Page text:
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Celebrating Diversity

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Regarding the Opinion page article "Diversity That Divides," April 14, I am an educator who shares the author's commitment to a curriculum that incorporates neglected chapters of American cultural and ethnic history. I do not share, however, his distresses at the Berkeley City Council Resolution replacing the celebration of Columbus Day with "Indigenous Peoples' Day."

Such a resolution pointedly repudiates the imperialistic colonizing of this continent, while acknowledging the claims to appreciation - indeed, to justice - of indigenous people. Acknowledging "500 years of genocide" is not "pointed negativity," if it is accompanied by the moral repudiation of such oppression.

The Berkeley City Council's calling for critical displays of existing literature on Christopher Columbus does not, by itself, endorse a guilt-laden view of history. I believe librarians would interpret "critical display" as it is widely interpreted in academic settings. In this case, such displays would seek to examine from several perspectives Columbus's arrival in this hemisphere.

The Berkeley City Council's action helps us realize that an appreciation for cultural and ethnic diversity should be limited to school texts - it should stretch out into the community and transform our celebrations. Mary Eddy, Elsah, Ill. Dismantling nukes - the options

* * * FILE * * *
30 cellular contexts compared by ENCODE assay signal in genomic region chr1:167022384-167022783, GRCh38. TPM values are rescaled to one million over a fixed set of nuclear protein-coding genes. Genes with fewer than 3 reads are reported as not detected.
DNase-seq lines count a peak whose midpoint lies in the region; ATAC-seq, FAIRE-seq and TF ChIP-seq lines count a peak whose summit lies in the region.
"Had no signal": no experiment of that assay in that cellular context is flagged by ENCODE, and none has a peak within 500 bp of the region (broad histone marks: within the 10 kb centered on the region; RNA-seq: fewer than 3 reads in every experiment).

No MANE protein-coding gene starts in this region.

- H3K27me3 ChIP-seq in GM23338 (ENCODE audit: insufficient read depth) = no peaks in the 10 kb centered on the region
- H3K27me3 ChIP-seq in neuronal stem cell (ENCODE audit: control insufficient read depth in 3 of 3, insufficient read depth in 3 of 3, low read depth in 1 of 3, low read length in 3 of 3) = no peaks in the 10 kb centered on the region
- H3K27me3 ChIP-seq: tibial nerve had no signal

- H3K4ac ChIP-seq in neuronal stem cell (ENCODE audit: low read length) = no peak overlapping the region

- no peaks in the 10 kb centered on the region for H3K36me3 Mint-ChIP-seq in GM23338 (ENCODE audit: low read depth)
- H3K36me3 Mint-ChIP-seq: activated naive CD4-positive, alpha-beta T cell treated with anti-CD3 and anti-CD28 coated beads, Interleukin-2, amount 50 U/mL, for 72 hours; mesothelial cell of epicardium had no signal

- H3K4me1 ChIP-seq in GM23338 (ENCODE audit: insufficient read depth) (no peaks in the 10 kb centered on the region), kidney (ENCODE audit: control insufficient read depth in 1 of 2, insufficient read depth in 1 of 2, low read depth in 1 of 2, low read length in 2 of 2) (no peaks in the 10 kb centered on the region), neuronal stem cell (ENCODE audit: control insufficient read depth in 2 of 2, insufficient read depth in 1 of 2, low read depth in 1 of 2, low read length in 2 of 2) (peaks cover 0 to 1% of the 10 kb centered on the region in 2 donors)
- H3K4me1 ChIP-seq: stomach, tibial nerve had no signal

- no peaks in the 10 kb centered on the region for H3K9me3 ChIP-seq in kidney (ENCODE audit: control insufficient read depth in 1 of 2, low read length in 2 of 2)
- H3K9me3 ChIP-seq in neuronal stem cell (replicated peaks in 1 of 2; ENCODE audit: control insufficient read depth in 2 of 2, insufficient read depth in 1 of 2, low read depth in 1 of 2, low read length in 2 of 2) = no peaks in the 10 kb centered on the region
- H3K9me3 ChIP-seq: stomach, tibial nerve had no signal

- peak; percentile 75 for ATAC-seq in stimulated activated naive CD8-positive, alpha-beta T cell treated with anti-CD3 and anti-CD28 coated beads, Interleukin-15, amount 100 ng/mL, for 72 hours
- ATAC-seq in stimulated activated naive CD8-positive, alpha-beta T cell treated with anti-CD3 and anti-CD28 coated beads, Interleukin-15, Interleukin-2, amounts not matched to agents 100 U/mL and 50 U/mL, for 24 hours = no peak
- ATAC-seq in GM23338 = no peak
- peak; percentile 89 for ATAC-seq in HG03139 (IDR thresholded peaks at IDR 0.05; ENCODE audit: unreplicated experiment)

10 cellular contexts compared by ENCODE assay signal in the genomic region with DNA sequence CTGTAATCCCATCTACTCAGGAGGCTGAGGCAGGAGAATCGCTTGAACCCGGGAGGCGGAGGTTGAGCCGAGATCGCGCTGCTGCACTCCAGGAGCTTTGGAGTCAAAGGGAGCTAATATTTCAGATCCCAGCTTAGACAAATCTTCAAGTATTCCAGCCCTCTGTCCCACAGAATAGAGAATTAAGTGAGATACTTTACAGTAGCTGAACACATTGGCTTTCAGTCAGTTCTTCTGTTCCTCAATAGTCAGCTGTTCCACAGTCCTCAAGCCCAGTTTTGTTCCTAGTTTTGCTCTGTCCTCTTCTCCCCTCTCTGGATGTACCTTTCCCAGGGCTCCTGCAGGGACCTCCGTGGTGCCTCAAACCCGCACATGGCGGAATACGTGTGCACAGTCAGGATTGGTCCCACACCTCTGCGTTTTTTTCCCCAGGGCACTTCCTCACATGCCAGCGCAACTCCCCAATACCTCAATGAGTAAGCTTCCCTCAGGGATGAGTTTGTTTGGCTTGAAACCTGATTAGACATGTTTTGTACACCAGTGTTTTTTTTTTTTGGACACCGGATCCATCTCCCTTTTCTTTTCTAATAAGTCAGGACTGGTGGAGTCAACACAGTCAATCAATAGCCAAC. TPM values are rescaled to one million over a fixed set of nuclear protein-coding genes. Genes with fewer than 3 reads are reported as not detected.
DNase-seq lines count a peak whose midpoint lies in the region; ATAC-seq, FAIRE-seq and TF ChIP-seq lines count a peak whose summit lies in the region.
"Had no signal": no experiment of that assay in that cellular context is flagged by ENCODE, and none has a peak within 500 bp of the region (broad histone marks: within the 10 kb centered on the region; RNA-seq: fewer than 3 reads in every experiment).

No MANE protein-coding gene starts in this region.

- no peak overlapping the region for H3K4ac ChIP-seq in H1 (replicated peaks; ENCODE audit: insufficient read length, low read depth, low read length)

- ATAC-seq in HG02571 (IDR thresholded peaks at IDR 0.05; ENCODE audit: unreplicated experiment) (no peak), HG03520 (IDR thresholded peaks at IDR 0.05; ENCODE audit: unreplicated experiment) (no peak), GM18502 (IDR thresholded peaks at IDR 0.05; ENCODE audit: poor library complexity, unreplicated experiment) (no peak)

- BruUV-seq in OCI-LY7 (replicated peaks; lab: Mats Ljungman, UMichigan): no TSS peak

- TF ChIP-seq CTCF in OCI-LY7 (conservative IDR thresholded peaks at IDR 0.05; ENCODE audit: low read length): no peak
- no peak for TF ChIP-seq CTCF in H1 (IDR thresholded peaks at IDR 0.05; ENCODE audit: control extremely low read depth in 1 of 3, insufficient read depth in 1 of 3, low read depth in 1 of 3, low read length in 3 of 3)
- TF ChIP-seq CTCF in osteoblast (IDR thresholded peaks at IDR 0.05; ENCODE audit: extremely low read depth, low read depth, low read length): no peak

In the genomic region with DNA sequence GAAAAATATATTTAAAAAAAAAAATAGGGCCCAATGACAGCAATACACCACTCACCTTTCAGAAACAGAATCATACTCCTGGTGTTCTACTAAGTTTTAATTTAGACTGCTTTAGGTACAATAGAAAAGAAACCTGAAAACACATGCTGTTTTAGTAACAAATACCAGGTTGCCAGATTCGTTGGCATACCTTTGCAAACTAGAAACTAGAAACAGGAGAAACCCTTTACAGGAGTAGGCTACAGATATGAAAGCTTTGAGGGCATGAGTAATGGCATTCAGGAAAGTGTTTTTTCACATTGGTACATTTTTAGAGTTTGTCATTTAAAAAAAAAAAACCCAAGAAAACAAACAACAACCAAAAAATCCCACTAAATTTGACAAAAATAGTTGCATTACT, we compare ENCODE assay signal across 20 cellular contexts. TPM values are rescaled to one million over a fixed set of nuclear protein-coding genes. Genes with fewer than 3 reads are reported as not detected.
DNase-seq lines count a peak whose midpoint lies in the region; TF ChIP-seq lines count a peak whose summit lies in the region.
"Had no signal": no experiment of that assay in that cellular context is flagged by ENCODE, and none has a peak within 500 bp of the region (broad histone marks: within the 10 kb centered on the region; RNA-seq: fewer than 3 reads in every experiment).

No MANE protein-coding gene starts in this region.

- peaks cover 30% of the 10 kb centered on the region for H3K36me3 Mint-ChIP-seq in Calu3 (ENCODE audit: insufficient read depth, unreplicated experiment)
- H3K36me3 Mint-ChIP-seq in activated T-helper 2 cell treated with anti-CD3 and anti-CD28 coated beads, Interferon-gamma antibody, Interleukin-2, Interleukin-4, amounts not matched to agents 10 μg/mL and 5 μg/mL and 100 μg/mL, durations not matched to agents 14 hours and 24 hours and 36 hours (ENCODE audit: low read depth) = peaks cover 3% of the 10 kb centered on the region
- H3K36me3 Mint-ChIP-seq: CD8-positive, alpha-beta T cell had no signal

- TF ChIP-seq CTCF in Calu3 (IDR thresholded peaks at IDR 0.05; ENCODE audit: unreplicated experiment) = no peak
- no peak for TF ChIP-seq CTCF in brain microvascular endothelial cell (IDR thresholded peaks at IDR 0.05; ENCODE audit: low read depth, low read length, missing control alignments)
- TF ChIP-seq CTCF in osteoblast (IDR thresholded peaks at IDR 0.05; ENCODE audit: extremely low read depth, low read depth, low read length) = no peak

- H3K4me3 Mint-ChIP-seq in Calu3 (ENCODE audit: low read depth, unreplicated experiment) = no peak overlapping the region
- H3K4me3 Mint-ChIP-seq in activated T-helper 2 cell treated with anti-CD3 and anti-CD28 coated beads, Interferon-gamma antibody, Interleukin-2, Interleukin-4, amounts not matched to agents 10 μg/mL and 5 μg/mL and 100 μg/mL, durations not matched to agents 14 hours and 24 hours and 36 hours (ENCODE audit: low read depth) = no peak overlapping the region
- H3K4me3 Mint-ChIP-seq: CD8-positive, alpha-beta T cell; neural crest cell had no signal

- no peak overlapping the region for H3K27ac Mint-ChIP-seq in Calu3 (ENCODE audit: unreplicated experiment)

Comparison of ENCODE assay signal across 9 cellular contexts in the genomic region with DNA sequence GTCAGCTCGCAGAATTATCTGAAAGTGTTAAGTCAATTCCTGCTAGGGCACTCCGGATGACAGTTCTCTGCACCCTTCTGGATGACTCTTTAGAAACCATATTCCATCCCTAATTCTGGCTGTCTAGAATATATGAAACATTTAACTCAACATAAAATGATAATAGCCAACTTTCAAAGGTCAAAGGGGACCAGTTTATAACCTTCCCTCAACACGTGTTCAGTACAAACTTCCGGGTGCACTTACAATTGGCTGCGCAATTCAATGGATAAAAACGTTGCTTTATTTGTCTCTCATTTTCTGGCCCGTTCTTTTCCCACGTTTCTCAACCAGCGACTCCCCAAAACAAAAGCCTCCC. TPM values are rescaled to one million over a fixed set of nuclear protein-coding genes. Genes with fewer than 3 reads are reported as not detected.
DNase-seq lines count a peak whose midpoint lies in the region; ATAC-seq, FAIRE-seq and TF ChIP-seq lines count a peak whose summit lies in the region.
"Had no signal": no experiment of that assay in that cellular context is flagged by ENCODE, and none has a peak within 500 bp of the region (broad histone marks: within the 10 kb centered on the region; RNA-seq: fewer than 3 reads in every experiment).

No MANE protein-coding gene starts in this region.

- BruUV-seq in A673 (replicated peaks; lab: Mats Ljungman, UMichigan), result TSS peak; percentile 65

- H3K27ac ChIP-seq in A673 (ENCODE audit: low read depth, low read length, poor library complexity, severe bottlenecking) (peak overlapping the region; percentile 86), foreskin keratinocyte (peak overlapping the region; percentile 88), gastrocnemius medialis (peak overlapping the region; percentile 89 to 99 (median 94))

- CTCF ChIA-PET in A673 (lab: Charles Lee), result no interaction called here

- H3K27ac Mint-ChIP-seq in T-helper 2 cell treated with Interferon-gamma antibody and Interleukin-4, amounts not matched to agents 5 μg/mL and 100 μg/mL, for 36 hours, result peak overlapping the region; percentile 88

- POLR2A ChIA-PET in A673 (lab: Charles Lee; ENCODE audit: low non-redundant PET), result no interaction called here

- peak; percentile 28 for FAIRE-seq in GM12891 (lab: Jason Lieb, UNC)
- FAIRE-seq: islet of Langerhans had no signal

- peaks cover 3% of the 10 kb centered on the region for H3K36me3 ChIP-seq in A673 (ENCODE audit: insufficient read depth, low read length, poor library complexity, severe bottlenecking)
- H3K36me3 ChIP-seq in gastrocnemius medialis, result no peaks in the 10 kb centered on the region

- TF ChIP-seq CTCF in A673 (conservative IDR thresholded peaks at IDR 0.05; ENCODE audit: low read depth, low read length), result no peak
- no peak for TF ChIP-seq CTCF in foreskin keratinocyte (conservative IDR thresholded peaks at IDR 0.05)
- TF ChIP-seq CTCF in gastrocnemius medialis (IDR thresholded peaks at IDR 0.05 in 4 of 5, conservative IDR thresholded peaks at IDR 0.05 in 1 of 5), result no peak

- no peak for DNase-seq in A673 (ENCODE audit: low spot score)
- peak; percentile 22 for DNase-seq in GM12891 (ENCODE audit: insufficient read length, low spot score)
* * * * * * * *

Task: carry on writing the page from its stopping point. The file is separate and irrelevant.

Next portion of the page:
Regarding the Opinion page article "Dismantling Nukes: as Serious a Task as Building Them," April 6: The author repeatedly quotes an anonymous Senate aide who is said to be "familiar with both the science and the politics of the debate" over plutonium storage, and raises specters over each suggested method of storage. However, storing plutonium in its present form can be done by encapsulating the material in a glassy form, and placing the blocks in deep salt caverns. The untreated material could also be buried under tectonic plates.

The author suggests that the plates might shift and reexpose it. Certainly the plates could shift into reverse; Richter-scale-20 earthquakes could rend the salt cavern; and massive flooding could leach the plutonium out of the glass.

And any of these vanishing-probability scenarios would also so devastate the Earth that little human life would be left to be affected.

The Senate aide is also quoted as saying that there are people in Texas walking around with plutonium in their bodies. Plutonium is a heavy metal like lead and arsenic, but much more poisonous. The only people with plutonium in their bodies are found in cemeteries, not "walking around." Robert B. Henn, Fort Washington, Pa.


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